3 steps to an advocacy marketing strategy

Advocacy Marketing
Brand Ambassador Programs
Influencer Marketing
Modern Marketing


Aug.17.18


3 MIN READ

Humans are obsessed with trust, and for good reason. It defines relationships, allows us to confidently leave the house every morning, and leads to peace of mind. Trust makes us happier, more stable individuals, and is pivotal for any self-actualized human being. Not sold? Well, you must not have watched Mr. Rogers Neighborhood when you were young. Don’t worry — you can catch up on Amazon.

As critical as it is, trust is tough to come by today, and not just for those in the business of advertising. The internet has made skeptics of all of us, where information gleaned from a search engine result, rather than a degree or actual experience, has contributed to the dilution of true expertise. Transparency is a double-edged sword, particularly for consumer facing brands, but as a brand, you still need to communicate your message. You still need to advertise. You still need to sell your products.

In this age of limited consumer trust, what’s a brand to do?

 

Influencers vs advocates

Let’s consider everything you know about influencer marketing. If you currently have a strategy in place, think about a recent campaign you ran and the influencer(s) used. If this isn’t applicable to you, scroll through your Instagram feed and find a campaign (it shouldn’t be too tough to find one). Consider the person used to tell the story, their caption, their images, their FTC required hashtags. And replace them with someone you know. A friend, a coworker, a former coach, a sales associate you often go to. How does that campaign shift? How does your perception change?

There’s influencer marketing (which you’re probably familiar with), and there’s advocacy marketing (which you’re also probably familiar with, but isn’t as big of a buzzword). They’re extremely similar. Both use people outside of a brand to help tell the brand’s story. Both involve some level of communication and connection between the brand and the person telling the story. And both are intended to help a brand sell more products.

The differences are in who you use to tell your brand story. Influencer marketing often involves social media personalities whose large followings can be attractive to brands looking to draw more brand, product, or campaign awareness.

We think advocacy marketing has a leg up on influencer marketing, because while social media influencers can be excellent for awareness, it can be tough to account for the level of confidence a consumer feels after interacting with the campaign.There may be eyeballs on the campaign but what about the conversations happening between the consumer and whomever they’re talking to about their potential purchase?

An advocate connects those dots. They take part in the conversations, offer personalized recommendations, and help a consumer determine whether or not the product is the right fit. The one-on-one connection they create with a consumer makes the recommendation more impactful, not just because of the personal nature, but also because of just how relatable a real person is.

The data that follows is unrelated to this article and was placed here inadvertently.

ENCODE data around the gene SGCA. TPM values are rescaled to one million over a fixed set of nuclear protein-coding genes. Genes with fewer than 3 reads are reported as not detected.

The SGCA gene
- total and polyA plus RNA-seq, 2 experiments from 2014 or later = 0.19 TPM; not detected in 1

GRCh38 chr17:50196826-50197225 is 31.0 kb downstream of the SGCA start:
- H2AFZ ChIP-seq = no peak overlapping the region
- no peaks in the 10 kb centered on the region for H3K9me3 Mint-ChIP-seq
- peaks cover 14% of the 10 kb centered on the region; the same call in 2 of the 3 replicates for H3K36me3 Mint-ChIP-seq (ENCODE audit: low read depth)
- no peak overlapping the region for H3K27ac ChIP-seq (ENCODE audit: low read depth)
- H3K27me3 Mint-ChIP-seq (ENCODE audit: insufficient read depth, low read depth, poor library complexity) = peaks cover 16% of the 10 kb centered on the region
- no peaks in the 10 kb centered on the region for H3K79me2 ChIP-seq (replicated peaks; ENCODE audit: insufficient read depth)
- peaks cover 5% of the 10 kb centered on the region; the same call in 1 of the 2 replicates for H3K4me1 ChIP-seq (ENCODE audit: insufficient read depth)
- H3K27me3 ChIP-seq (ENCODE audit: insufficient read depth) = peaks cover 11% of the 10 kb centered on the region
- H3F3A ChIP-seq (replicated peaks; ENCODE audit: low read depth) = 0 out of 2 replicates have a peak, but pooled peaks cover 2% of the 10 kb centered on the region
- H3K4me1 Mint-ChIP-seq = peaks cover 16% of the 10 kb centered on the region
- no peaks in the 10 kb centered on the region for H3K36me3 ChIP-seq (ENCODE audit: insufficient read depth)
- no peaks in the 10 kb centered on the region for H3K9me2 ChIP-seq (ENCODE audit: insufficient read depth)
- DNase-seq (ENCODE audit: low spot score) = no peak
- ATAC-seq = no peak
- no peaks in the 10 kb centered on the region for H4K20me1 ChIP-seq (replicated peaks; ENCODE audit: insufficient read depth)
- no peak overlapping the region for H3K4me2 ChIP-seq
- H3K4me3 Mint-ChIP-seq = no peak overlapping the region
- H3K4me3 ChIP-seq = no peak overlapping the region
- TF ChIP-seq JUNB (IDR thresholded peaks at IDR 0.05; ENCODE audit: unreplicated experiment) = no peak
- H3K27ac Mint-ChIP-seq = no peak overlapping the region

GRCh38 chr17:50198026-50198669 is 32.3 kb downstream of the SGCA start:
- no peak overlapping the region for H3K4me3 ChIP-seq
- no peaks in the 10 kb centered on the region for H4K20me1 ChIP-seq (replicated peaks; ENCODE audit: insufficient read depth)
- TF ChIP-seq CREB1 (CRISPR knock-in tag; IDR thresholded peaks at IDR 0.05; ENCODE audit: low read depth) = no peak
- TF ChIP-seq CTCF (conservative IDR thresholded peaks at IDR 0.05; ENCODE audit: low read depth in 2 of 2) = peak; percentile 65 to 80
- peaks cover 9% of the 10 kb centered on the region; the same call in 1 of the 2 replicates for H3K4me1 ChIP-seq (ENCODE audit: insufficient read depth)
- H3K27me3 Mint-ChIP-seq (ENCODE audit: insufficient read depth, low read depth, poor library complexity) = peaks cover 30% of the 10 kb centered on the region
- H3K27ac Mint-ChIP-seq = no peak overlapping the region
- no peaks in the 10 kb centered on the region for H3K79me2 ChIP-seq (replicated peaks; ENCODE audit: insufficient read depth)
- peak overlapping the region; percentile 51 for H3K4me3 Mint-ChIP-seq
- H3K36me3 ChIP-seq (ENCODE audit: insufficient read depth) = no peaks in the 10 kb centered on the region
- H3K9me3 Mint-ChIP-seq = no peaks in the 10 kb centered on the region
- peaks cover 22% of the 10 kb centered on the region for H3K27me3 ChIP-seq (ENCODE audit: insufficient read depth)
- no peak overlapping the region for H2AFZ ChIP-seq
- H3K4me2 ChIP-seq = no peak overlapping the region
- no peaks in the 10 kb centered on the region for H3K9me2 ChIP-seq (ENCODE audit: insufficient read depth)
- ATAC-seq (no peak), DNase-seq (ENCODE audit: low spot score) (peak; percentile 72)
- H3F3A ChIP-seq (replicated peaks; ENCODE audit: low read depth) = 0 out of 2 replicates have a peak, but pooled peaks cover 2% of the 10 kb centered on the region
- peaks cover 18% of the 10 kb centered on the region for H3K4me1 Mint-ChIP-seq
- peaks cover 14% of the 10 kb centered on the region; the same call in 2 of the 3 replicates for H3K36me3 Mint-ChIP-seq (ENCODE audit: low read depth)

Steve Knox of Boston Consulting Group states that if you grow your advocacy, you grow your business. It makes sense, considering that 92% of consumers trust personal recommendations from someone they know and trust – more than any other form of marketing. So how do you find these advocates?

An advocate can absolutely be a social media influencer, but you’ll find a much broader view when determining who is an advocate. We typically think of them as a retail sales associate and a category professional, but even a weekend warrior fits the bill, too. The most important determination is trust. If a consumer trusts that the person providing the recommendation is doing so, not because of contracted requirement, but based on their passion, experience, and knowledge about the category, brand, or product, then that person is an advocate. The consumer doesn’t necessarily stop and say, “oh, hey, you – advocate over there, thanks for the product recommendation!” But the consumer does buy more confidently, and that’s something everyone can be happy about.

 

Get started

Once you’ve identified your advocates, it’s time to implement a strategy using the following formula.

  1. Give them information about your brand, information that goes beyond what can be searched for on the internet.
  2. Provide them with first-hand product experiences that enable them to give more authentic recommendations.
  3. Create a feedback loop. Your advocates will not only help you sell more products to consumers, they’ll help you make future products even better.

Using advocates takes time, preparation, and investment, but the influence they have on consumers will absolutely be worth the cost. Like any trusted relationship, when viewed altruistically, the return is considerably impactful for all parties involved.

 

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